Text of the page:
They showed up in old-school blue and yellow St. Louis Rams jerseys Saturday and the later blue and gold gear. They wore Rams t-shirts, Rams hats, gold Rams beads and everything in between.
They wore Kurt Warner’s No. 13, Marshall Faulk’s No. 28, Isaac Bruce’s familiar No. 80 and Torry “Big Game” Holt’s No. 81. New Pro Football Hall of Famer Orlando Pace’s No. 76 was another popular jersey choice as a crowd of close to 10,000 made its way into the stadium once known as the TWA Dome and Edward Jones Dome one more time for some Rams football.
Fans filled the air with the once-familiar “Bruuuuuuce” cheers for their favorite receiver and gave numerous standing ovations prior to the Isaac Bruce Foundation’s “Legends of the Dome” charity football game on Saturday.
“He opened the dome, he might as well close it, too,” former Rams defensive lineman D’Marco Farr said of Bruce, who organized the event as a thank-you to long-suffering Rams fans and to help his St. Louis-based charity. “I think I played with the best player I’ve ever seen in my life — and he happened to be my teammate.”
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Sure enough, the first touchdown pass of the game was a connection from Warner to Bruce, and was followed by the familiar “Bob & Weave” TD celebration. Just like the “Greatest Show on Turf” days when the Rams’ offensive was unstoppable and the team brought this city its only Super Bowl championship.
Warner’s Blue team lost 56-49 to Marc Bulger’s White squad in a wide-open flag football exhibition, but no one was paying attention to the score. This was a chance to see their beloved Rams players one more time at the dome.
“It was sweet,” Bruce said when asked the event lived up to his lofty expectations. “Guys had an opportunity to have some of their kids come out and see what they did for a living once upon a time, run out of that tunnel again with the smoke and everything. That was special and it was good, everybody enjoyed it from the players to the fans.”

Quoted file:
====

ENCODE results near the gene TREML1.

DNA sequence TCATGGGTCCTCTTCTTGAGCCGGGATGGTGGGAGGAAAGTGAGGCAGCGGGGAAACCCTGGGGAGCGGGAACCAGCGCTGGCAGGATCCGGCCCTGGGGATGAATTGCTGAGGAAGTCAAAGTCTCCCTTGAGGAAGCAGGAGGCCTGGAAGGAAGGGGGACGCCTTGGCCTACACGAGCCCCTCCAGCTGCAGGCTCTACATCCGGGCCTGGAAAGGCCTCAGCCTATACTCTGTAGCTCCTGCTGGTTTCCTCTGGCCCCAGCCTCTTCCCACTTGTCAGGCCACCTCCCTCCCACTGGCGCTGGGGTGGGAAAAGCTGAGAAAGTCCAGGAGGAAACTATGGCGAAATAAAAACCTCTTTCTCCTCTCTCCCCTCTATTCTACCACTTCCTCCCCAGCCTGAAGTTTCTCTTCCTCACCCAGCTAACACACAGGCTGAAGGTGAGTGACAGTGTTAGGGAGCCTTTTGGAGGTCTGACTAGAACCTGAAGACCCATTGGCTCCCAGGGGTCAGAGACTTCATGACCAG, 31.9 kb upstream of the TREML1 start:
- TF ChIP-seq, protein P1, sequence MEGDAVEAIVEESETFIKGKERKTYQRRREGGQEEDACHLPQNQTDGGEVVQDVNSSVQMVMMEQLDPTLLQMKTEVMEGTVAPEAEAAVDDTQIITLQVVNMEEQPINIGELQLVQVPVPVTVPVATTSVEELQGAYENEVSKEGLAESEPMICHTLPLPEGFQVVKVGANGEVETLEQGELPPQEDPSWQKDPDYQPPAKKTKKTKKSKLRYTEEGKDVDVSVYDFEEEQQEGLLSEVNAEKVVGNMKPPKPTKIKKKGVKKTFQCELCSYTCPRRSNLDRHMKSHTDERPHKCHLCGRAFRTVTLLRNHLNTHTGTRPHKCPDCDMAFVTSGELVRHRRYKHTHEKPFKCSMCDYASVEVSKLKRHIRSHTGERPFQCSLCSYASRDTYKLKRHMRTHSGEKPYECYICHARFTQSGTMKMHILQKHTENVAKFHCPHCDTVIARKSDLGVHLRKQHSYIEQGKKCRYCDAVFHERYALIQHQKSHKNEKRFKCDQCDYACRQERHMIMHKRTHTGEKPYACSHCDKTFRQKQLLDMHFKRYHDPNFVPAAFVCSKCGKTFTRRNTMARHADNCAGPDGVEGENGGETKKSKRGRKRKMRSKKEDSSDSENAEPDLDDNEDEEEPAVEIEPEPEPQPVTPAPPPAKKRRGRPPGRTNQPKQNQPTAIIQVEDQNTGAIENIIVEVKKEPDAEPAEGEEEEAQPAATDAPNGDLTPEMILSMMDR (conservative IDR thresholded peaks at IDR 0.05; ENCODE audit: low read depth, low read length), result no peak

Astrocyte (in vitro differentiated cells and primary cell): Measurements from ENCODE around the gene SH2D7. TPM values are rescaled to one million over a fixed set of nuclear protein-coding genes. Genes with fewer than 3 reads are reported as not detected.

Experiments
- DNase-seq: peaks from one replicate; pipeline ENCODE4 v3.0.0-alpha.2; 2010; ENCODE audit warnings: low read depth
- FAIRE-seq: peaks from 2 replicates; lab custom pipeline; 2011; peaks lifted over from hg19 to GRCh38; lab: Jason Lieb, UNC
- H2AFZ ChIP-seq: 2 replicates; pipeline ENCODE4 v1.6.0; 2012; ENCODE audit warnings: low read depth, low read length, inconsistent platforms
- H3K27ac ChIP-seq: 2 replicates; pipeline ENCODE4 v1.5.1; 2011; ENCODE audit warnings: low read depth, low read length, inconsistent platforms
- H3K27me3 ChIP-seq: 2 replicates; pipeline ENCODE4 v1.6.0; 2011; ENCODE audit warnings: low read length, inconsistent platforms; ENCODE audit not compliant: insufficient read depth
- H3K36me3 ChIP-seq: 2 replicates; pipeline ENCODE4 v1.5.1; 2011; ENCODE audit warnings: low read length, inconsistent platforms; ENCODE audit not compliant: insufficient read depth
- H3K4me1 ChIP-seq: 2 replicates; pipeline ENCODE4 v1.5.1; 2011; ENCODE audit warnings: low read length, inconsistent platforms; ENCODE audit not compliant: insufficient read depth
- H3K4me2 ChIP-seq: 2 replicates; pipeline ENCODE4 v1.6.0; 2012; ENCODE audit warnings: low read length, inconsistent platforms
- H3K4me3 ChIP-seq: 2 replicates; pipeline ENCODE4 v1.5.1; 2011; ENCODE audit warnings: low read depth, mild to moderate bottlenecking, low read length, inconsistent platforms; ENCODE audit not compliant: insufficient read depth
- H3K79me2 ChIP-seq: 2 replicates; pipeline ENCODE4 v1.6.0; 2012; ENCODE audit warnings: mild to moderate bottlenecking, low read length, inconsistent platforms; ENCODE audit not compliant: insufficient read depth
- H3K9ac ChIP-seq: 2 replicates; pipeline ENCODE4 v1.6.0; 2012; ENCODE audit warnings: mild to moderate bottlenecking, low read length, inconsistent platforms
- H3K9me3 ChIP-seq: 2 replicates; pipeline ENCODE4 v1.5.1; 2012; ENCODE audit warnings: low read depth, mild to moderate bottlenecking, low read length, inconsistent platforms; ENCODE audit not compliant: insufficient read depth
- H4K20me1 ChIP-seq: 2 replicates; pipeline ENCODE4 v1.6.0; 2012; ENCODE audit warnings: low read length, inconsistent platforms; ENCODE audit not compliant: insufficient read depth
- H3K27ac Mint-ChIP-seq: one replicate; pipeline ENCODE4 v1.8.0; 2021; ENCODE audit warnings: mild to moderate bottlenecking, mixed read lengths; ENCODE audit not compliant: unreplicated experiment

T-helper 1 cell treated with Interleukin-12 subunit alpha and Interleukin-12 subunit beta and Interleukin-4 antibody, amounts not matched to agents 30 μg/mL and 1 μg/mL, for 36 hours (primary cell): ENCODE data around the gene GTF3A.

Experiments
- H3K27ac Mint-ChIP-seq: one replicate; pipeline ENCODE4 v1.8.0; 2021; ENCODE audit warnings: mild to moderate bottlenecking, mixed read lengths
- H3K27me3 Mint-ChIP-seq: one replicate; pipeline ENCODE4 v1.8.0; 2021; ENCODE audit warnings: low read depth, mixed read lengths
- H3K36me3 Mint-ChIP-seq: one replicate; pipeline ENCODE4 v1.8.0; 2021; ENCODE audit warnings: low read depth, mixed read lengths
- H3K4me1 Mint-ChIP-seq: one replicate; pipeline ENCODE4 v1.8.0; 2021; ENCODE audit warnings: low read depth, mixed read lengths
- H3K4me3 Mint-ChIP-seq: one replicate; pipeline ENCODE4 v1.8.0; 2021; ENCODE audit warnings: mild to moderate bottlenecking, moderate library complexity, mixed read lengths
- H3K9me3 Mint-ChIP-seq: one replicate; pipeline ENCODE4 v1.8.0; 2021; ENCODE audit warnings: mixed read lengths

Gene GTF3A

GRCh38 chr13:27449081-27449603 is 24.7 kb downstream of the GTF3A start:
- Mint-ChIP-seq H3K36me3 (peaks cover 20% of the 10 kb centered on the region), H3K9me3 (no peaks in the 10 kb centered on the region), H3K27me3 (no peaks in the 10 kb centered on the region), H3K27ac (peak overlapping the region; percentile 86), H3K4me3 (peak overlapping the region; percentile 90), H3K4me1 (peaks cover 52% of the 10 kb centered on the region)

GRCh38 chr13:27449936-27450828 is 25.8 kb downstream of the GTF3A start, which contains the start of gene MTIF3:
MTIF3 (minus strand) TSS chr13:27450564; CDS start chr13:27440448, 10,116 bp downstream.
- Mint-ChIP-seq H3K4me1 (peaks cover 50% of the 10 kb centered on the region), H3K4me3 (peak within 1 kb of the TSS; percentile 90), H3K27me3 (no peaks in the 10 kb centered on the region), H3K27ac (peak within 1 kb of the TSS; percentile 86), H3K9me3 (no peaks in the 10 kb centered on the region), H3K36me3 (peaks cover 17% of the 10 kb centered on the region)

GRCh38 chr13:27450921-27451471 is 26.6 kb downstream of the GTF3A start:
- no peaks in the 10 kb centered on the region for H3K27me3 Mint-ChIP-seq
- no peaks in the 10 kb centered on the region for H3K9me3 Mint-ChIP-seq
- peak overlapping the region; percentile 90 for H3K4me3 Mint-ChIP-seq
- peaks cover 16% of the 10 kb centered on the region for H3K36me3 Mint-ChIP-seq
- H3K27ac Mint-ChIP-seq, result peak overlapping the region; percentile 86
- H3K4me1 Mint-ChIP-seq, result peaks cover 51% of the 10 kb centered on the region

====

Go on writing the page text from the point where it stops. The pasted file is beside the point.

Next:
Among the highlights were three touchdown catches by Holt and the sudden display of great hands and route-running at receiver by former Rams kicker Jeff Wilkins. Bulger’s first TD toss was an 80-yarder to Holt.
“I think Isaac could still play if he wanted to,” Bulger said. “Him and Torry and Dane (Looker) and shoot, Jeff Wilkins looks like he might have missed his calling, you know.”
“Isaac’s competitive, Torry’s competitive ... you’ve got a lot of guy out here that don’t like losing,” said former Rams linebacker Mike Jones, “so you knew it was going to get competitive sooner or later.”
Before the game, long autograph lines snaked around the field for a private autograph session for 1,000 people that paid $100 each for the privilege. Among the longest lines were for Warner, Bruce, Holt and former Rams coach Dick Vermeil.
At one point the line for Warner was so long they limited people from joining in at the end. But once the fans were told to leave the field, Warner and several other players kept signing and signing as long as organizers would let them.
Players and coaches later signed for more fans on the stadium concourse, posing for pictures and signing everything from photos and cards to footballs, helmets and just about anything else Rams-related.
“Getting Kurt and Isaac and all the guys back, it wasn’t just a bunch of guys that never played here,” Bulger said. “’There’s a bunch of memories for these guys and I don’t think anybody got hurt too bad. Guess we’ll see tomorrow. No one got carted off, so that was the best thing about it.”
Bulger said he hadn’t thrown a football for several years, but looked sharp against a defense that could best be describe as “passing friendly.”
After playing 20-minute quarters with a running clock in the first half, the quarters were only 15 minutes long in the second half.
“I think all of us weren’t disappointed,” Bulger said. “If you’d have been in the locker room at halftime, I was surprised it didn’t go shorter than 15 because there were some wounded soldiers in there on the floor.
“I didn’t want to sit down, I was afraid to sit down and not be able to get back up.”
Bulger wasn’t the only tired player on the field, either. Even Jones, whose tackle help preserve the Rams’ Super Bowl victory over the Tennessee Titans, was a bit worn out.
“It didn’t matter because after the first quarter you were done,” Jones said. “If they made it 20, 25 or 15 (minutes), you still were out of gas.”
Several players talked about the joy of being together in the locker room once again.
“We sit around and talk, find out how everybody’s doing,” Jones said. “It’s a little different because you haven’t seen them in a while and try to catch up on what your former teammates are doing that you haven’t talked to. But sooner or later, you get around to talking about when we used to play and all different things, get a good laugh and cracking jokes.”
Jones saw and felt the emotional reception he and the rest of the Rams got from the crowd at the dome on Saturday.
“I think this was great for everyone,” he said. “For the former players, for the fans, for the city of St. Louis. It was a great turnout and I think it helped with the closure to what’s going on.”